the oil is evidence of wear. Where exactly does this wear come from?
The most wear is usually on the helically cut 4th gear on the input shaft. It
gets all of the horsepower, all of the time. It is also 4th gear, the one used
most of the time. The other 3 gears are straight cut. Over time, the input gear
on the input shaft (4th) becomes undercut. Then it really makes noise and sheds
metal. The next source of metal is the other gears. Next is from the kick
starter sector gear. See those very fine "wires" that show up in the oil? They
are bits sheared off of the second tooth. More info below.
Change the oil often
The best single thing that you can do for your transmission is to change the
oil often. That flushes out the metal. The /2 sport models were supplied with a
magnetic drain plug. If you have a 55-69 R50 or R60, then your drain plug has no
magnet. Get one. The next is to use synthetic oil, as it seems to about double
the bearing life. When you have it rebuilt, have it done properly. The factory
has changed the spec for shaft end play. In my opinion, the later spec (.004"
cold) is still a bit loose. The /2 is tolerant of end play, but the /5 and later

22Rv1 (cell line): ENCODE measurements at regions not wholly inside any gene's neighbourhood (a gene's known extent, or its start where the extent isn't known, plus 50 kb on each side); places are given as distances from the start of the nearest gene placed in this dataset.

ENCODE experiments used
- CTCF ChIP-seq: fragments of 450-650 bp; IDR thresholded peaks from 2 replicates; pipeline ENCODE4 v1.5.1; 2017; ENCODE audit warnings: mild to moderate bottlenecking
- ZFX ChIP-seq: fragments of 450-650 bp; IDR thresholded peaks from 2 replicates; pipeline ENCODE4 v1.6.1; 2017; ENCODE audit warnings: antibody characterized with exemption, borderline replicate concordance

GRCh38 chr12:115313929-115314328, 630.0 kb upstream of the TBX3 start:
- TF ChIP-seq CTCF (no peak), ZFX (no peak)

transmissions are not. (That is because they changed the clutch splines) Lots of
people can change bearings, but few know how to really rebuild one of these
units. Don't try the stupid method shown in the factory shop manual for
measuring the shaft end play. More below.
These gears shown here are slightly used and as good of a set as I have ever
seen. They will not be offered on ebay, but will eventually be for sale on
my site under the used parts section.
Typical failure mode for a /2 motorcycle transmission
I will describe a common failure mode of the /2 drive train. The first
symptom is often a slipping clutch. The clutch is found to have oil on it. The
oil can only come from the input shaft seal on the transmission. Contrary to
common belief, an engine rear main bearing seal that is leaking can't put oil
onto the clutch. The transmission oil migrates forwards along the shaft, or
inside the shaft and onto the clutch. Replacing the seal will do nothing to stop